The phrase ‘Total Hip Replacement’ (THR) refers to an operation performed for hip arthritis (joint wear and tear). In general terms, the procedure involves placing a new prosthetic cup into the acetabulum (the cup or socket of the hip joint) and replacing the femoral head (ball of the hip) with a new one. There are many different designs available, ranging from resurfacing to revision-type components.
All THR designs are secured to the patients’ host bone by either cemented or uncemented means. Cemented hip replacements were popularised by Charnley in the 1960’s and became the ‘gold standard’ over the years. The problem with cemented components is that over time the cement may become damaged by repetitive loading, or work its way loose from the surrounding bone. However, this is only really an issue in very active ‘high-demand’ patients, who want to continue with sports or other physically demanding activities. The problem is that more and more people are wearing out their joints at a younger age due to increasingly active lifestyles and sporting endeavours.
Therefore, surgeons have always searched for a hip that may better withstand the rigours of active life, for those who wish to continue to play tennis etc. One possible solution is if you can get the implant to be better bonded to the host bone. For this reason, uncemented Total Hip Replacements have become increasingly popular in younger, more active patients. Most have a special coating, which the bone can grow onto so that it becomes a part of the patient, and can therefore theoretically withstand much higher forces.
Most of the uncemented designs are, however, reasonably new to the market in relation to their cemented counterparts and so we cannot necessarily state the 15 or 20-year survivorship. A small number of uncemented stems have been available for this period, such as the JRI Furlong and the DePuy Corail; the survivorship of these stems are among the best of all femoral components. The problem with these types of designs just mentioned is that they are not particularly bone conserving. To place them into the native femur, the surgeon has to remove quite a lot of the central bone, possibly broaching up to 15cm (6 inches) into the femoral canal. Although this in itself is not an issue, if the patient does wear it out and it becomes loose, then often an even larger component has to be implanted to gain implant stability.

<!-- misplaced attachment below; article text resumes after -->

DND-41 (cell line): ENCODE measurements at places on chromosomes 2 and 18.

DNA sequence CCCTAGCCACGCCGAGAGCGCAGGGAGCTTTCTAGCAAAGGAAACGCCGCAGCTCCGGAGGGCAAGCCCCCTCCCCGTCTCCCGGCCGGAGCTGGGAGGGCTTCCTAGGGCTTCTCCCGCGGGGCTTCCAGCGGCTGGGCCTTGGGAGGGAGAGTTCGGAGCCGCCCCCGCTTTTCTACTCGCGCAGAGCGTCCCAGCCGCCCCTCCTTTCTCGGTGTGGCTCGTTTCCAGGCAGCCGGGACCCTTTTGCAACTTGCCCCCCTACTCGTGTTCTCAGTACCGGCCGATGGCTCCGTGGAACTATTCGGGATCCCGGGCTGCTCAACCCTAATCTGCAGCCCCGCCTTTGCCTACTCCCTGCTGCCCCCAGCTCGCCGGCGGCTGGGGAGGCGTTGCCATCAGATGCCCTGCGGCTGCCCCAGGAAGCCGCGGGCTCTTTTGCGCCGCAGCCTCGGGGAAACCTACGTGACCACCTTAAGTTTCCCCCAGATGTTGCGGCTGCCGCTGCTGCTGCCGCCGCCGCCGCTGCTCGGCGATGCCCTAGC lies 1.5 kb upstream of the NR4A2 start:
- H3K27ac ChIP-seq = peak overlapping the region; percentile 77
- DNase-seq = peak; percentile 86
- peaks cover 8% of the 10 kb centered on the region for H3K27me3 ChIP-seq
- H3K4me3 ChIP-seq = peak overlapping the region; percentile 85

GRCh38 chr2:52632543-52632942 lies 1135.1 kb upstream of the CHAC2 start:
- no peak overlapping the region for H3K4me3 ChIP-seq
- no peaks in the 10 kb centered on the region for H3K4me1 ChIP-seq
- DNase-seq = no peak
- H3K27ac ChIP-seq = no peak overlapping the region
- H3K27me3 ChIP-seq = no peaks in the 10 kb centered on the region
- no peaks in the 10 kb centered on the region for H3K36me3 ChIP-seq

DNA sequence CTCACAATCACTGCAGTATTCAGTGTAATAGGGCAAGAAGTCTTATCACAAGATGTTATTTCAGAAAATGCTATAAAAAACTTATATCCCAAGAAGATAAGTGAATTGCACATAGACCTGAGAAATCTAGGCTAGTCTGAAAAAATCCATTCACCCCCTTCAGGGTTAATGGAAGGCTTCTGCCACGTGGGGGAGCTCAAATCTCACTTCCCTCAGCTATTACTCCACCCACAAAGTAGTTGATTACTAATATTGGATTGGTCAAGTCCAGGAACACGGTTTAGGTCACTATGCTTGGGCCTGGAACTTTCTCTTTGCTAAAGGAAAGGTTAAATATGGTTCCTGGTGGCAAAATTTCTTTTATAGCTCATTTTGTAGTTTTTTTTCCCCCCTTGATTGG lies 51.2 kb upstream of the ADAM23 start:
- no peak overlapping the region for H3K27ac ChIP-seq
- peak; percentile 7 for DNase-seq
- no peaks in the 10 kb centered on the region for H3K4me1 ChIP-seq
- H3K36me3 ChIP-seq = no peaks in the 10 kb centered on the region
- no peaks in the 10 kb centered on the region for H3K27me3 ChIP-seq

As a result of this, surgeons who have a younger patient population have looked towards more bone conserving designs, to keep options in the event of the hip replacement wearing out. The most famous of these is the Birmingham Hip Resurfacing (currently manufactured by Smith & Nephew). The idea behind this was that if it does wear out, or there is a problem with it, it could easily be converted to a standard primary type of Total Hip Replacement London, rather than a larger revision-type component. This may gain the patient an ‘implant generation’.
Although the BHR (and other resurfacing designs) is bone conserving on the femoral side, quite often the surgeon needs to remove more of the acetabular bone than normal to accommodate the large socket needed with the larger heads used. This can be a problem when it comes to revising them. Also, the range of motion following resurfacing is commonly not what one would like due to the decreased offset between the hemispherical cup and femoral neck. There are other issues as well, such as persistent psoas irritation (a muscle that runs over the front of the hip). All resurfacing designs utilise a metal-on-metal bearing, which can be a problem and discussed in ‘Bearings’.